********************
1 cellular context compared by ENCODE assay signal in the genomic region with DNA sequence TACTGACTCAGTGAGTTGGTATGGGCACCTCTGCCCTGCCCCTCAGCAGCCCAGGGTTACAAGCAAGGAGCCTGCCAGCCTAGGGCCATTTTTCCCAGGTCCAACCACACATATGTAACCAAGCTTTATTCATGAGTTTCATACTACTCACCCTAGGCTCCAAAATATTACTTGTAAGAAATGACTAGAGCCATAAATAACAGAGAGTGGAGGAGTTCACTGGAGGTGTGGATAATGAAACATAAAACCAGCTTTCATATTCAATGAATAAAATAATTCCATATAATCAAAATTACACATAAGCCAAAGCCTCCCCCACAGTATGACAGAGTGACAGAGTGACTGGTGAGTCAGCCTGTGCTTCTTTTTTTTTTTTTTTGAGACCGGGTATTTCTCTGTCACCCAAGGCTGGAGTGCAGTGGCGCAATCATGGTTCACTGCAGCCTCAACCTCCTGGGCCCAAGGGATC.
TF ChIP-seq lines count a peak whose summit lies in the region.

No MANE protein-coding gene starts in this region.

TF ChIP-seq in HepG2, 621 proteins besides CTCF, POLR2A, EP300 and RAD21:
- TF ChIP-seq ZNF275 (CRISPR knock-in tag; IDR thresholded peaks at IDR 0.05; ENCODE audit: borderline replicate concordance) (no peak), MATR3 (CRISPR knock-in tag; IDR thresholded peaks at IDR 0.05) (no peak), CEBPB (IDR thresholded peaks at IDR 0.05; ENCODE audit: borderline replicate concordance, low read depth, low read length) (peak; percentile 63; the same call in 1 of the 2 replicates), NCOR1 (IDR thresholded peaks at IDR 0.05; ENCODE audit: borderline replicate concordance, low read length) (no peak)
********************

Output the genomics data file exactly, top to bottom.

1 cellular context compared by ENCODE assay signal in the genomic region with DNA sequence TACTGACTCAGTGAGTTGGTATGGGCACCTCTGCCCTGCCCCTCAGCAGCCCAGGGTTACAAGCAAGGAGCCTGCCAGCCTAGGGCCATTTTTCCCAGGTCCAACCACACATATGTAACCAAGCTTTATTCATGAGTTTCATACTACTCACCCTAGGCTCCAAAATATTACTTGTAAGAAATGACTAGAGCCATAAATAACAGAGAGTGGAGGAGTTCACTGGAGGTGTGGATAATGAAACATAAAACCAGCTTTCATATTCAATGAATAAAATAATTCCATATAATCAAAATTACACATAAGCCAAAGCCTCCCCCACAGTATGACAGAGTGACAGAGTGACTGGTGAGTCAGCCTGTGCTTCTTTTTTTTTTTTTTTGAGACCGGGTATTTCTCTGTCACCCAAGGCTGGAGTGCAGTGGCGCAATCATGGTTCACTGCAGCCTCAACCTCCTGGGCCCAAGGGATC.
TF ChIP-seq lines count a peak whose summit lies in the region.

No MANE protein-coding gene starts in this region.

TF ChIP-seq in HepG2, 621 proteins besides CTCF, POLR2A, EP300 and RAD21:
- TF ChIP-seq ZNF275 (CRISPR knock-in tag; IDR thresholded peaks at IDR 0.05; ENCODE audit: borderline replicate concordance) (no peak), MATR3 (CRISPR knock-in tag; IDR thresholded peaks at IDR 0.05) (no peak), CEBPB (IDR thresholded peaks at IDR 0.05; ENCODE audit: borderline replicate concordance, low read depth, low read length) (peak; percentile 63; the same call in 1 of the 2 replicates), NCOR1 (IDR thresholded peaks at IDR 0.05; ENCODE audit: borderline replicate concordance, low read length) (no peak)